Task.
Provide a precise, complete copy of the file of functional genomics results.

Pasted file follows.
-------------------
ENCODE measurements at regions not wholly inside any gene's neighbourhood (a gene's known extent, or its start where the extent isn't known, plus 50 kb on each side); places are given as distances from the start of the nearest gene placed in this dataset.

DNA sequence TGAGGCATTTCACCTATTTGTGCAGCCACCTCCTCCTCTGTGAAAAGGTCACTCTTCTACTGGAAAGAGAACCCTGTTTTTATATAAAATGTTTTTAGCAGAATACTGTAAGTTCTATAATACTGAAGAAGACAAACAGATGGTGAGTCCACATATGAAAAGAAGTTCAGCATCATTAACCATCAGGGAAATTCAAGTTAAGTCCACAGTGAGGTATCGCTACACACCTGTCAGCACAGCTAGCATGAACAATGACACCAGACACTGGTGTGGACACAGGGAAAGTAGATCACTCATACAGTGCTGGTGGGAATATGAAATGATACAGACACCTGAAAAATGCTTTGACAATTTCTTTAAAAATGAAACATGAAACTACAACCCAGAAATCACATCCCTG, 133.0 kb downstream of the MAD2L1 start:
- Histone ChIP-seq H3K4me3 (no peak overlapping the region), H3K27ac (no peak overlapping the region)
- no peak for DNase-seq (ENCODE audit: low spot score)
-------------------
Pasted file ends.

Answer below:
ENCODE measurements at regions not wholly inside any gene's neighbourhood (a gene's known extent, or its start where the extent isn't known, plus 50 kb on each side); places are given as distances from the start of the nearest gene placed in this dataset.

DNA sequence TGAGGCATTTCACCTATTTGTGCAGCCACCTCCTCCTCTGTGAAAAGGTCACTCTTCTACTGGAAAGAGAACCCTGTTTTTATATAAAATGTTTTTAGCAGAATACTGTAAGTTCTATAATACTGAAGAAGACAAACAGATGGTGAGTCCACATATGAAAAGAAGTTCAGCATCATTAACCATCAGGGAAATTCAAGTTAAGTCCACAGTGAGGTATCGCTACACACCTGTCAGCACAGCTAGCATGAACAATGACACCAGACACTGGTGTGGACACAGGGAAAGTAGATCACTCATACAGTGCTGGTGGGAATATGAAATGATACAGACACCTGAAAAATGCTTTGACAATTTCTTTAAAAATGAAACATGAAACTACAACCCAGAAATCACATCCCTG, 133.0 kb downstream of the MAD2L1 start:
- Histone ChIP-seq H3K4me3 (no peak overlapping the region), H3K27ac (no peak overlapping the region)
- no peak for DNase-seq (ENCODE audit: low spot score)